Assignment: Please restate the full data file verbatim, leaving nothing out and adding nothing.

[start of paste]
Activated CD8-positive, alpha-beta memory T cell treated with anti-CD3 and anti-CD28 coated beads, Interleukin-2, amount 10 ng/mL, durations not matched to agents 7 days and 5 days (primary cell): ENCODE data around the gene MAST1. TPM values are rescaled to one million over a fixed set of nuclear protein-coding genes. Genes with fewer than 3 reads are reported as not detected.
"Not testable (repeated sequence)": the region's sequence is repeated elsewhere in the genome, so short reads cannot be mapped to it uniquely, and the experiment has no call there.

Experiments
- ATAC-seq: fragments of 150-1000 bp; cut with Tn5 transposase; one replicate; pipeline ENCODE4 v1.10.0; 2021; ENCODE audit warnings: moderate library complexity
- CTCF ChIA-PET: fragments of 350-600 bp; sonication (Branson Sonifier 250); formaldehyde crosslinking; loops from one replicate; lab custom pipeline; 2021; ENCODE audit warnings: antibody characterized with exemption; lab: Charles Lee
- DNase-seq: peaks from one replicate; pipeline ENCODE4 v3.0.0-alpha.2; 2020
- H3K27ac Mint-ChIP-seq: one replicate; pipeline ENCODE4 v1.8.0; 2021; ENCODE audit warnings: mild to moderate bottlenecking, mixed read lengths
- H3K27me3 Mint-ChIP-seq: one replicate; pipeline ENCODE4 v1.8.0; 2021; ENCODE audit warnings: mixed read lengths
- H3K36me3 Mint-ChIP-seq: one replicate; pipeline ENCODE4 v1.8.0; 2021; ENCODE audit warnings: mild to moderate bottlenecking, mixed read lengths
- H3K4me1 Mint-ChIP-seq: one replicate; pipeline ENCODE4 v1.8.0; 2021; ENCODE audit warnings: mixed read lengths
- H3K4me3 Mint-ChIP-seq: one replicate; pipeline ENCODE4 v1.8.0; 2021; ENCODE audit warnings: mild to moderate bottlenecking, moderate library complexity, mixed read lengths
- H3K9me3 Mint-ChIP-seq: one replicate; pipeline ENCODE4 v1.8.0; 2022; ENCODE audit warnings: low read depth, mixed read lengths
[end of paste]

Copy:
Activated CD8-positive, alpha-beta memory T cell treated with anti-CD3 and anti-CD28 coated beads, Interleukin-2, amount 10 ng/mL, durations not matched to agents 7 days and 5 days (primary cell): ENCODE data around the gene MAST1. TPM values are rescaled to one million over a fixed set of nuclear protein-coding genes. Genes with fewer than 3 reads are reported as not detected.
"Not testable (repeated sequence)": the region's sequence is repeated elsewhere in the genome, so short reads cannot be mapped to it uniquely, and the experiment has no call there.

Experiments
- ATAC-seq: fragments of 150-1000 bp; cut with Tn5 transposase; one replicate; pipeline ENCODE4 v1.10.0; 2021; ENCODE audit warnings: moderate library complexity
- CTCF ChIA-PET: fragments of 350-600 bp; sonication (Branson Sonifier 250); formaldehyde crosslinking; loops from one replicate; lab custom pipeline; 2021; ENCODE audit warnings: antibody characterized with exemption; lab: Charles Lee
- DNase-seq: peaks from one replicate; pipeline ENCODE4 v3.0.0-alpha.2; 2020
- H3K27ac Mint-ChIP-seq: one replicate; pipeline ENCODE4 v1.8.0; 2021; ENCODE audit warnings: mild to moderate bottlenecking, mixed read lengths
- H3K27me3 Mint-ChIP-seq: one replicate; pipeline ENCODE4 v1.8.0; 2021; ENCODE audit warnings: mixed read lengths
- H3K36me3 Mint-ChIP-seq: one replicate; pipeline ENCODE4 v1.8.0; 2021; ENCODE audit warnings: mild to moderate bottlenecking, mixed read lengths
- H3K4me1 Mint-ChIP-seq: one replicate; pipeline ENCODE4 v1.8.0; 2021; ENCODE audit warnings: mixed read lengths
- H3K4me3 Mint-ChIP-seq: one replicate; pipeline ENCODE4 v1.8.0; 2021; ENCODE audit warnings: mild to moderate bottlenecking, moderate library complexity, mixed read lengths
- H3K9me3 Mint-ChIP-seq: one replicate; pipeline ENCODE4 v1.8.0; 2022; ENCODE audit warnings: low read depth, mixed read lengths